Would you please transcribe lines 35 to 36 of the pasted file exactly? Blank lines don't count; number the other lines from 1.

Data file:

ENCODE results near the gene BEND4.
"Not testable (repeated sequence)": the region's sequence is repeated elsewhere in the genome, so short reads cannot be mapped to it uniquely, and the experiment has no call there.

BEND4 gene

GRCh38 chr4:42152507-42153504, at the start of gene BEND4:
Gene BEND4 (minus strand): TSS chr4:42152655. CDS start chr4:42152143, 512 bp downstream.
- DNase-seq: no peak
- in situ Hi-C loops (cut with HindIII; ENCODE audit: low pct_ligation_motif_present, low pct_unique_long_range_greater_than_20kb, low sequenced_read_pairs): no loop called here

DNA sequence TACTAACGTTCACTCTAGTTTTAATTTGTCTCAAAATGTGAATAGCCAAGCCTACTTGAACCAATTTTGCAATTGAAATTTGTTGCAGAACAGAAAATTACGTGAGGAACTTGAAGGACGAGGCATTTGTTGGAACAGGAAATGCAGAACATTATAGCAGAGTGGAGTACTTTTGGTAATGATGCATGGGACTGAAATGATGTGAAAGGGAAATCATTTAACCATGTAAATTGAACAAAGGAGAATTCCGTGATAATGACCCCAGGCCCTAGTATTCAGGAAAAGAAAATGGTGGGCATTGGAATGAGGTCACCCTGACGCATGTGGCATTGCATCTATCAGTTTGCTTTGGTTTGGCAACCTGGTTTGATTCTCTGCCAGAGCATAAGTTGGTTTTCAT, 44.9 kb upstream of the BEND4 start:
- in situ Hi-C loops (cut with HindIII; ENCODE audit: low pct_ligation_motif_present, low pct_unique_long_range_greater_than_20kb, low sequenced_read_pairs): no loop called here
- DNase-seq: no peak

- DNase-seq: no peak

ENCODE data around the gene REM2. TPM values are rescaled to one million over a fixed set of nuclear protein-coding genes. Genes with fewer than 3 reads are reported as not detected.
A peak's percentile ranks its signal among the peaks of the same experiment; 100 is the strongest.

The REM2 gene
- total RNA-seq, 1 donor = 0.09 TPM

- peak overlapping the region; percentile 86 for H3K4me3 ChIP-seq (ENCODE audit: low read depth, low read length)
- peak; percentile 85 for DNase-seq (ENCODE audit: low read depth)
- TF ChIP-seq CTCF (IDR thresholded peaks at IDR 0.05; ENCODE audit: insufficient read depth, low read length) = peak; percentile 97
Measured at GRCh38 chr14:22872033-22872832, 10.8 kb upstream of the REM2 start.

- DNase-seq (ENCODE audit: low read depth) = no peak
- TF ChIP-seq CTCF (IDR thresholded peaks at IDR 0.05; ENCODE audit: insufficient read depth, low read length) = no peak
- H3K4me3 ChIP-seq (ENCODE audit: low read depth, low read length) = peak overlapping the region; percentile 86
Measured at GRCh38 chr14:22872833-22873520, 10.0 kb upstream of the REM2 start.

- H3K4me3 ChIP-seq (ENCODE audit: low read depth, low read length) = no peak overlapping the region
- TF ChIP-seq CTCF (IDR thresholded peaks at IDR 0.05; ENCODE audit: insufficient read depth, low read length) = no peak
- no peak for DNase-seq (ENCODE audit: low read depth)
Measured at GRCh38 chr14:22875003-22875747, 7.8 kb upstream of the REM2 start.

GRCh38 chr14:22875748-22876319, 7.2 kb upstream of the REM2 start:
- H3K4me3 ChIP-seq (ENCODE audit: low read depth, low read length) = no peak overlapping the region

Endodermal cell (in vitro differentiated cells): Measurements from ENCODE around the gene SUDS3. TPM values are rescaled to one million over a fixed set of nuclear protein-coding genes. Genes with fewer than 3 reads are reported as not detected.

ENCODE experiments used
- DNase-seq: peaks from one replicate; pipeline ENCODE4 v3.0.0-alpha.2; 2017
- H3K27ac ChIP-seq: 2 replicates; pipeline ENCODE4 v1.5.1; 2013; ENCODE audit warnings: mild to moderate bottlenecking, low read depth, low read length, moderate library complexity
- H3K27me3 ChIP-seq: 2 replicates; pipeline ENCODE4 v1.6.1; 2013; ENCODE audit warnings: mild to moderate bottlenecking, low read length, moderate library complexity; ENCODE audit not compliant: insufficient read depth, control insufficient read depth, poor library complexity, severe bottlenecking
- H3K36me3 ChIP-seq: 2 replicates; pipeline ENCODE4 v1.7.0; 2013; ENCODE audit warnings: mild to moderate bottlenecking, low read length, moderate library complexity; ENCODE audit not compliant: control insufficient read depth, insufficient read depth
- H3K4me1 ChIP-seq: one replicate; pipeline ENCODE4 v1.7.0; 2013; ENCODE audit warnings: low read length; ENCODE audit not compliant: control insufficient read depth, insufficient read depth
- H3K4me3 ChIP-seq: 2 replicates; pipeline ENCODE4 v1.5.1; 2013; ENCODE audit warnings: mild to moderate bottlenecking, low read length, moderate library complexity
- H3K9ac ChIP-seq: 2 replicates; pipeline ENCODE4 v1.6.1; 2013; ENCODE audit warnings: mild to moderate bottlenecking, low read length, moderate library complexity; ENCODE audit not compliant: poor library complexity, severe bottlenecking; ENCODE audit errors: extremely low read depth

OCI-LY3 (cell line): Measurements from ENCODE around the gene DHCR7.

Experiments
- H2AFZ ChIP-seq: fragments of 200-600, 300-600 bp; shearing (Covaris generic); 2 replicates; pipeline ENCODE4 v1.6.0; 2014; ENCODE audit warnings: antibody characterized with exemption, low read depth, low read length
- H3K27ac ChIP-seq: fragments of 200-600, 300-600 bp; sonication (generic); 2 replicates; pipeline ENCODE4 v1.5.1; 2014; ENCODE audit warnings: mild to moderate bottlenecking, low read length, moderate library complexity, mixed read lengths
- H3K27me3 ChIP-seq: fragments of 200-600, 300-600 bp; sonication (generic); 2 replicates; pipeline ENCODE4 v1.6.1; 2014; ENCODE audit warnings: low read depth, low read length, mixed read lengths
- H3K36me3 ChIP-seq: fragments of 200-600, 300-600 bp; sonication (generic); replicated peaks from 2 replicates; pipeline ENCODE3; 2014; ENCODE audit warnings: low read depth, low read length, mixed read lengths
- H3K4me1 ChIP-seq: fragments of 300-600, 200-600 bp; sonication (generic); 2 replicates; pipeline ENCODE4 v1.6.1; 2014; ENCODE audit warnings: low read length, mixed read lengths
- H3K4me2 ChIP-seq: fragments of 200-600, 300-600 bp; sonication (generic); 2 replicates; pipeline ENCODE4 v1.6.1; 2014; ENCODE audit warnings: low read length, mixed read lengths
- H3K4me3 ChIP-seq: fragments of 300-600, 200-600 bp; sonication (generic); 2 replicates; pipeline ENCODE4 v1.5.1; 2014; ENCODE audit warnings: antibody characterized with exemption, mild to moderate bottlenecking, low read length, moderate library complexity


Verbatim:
- H3K36me3 ChIP-seq: 2 replicates; pipeline ENCODE4 v1.7.0; 2013; ENCODE audit warnings: mild to moderate bottlenecking, low read length, moderate library complexity; ENCODE audit not compliant: control insufficient read depth, insufficient read depth
- H3K4me1 ChIP-seq: one replicate; pipeline ENCODE4 v1.7.0; 2013; ENCODE audit warnings: low read length; ENCODE audit not compliant: control insufficient read depth, insufficient read depth